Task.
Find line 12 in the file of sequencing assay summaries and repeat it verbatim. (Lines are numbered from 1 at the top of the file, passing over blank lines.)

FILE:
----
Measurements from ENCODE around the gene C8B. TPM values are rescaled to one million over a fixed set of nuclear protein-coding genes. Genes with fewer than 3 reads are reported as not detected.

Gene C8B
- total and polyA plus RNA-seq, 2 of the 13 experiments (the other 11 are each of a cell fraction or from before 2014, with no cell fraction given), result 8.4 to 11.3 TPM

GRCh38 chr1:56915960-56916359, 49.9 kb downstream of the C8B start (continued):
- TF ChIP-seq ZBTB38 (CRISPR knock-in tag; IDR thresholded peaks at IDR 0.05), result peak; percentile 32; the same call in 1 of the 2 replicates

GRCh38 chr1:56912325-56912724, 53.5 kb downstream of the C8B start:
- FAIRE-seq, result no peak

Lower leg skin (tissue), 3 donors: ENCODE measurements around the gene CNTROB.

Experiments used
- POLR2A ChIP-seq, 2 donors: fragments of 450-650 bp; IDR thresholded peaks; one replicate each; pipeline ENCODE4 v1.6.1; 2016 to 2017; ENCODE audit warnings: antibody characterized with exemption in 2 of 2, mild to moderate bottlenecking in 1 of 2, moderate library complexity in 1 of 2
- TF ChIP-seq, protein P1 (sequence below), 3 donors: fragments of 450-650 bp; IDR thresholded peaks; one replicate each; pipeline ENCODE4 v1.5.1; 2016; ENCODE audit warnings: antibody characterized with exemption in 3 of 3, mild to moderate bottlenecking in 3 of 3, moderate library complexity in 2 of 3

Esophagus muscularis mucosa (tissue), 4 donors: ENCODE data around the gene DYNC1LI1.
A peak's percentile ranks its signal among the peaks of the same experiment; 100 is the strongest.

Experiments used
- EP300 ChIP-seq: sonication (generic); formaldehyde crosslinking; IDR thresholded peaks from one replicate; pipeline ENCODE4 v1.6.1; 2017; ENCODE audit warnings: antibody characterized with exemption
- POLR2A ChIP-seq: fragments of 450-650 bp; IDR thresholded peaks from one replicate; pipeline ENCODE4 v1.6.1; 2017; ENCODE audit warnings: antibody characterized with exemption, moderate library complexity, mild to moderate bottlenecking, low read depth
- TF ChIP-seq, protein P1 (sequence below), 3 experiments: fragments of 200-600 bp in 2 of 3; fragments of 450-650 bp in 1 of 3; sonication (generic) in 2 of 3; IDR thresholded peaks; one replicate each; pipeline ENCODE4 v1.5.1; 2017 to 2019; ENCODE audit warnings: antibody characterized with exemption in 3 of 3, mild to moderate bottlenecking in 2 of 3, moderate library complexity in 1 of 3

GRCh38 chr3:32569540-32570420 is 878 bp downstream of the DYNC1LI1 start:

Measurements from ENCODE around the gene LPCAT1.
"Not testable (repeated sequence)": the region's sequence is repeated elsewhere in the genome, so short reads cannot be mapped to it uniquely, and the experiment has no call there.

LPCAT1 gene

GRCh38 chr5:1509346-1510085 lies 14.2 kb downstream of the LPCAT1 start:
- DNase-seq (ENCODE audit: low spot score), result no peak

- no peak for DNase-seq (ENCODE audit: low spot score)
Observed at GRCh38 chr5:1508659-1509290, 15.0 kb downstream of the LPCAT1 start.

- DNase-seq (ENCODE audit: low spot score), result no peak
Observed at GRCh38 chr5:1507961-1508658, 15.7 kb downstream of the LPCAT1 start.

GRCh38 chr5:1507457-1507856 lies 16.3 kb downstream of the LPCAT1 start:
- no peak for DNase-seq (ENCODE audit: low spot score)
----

Esophagus muscularis mucosa (tissue), 4 donors: ENCODE data around the gene DYNC1LI1.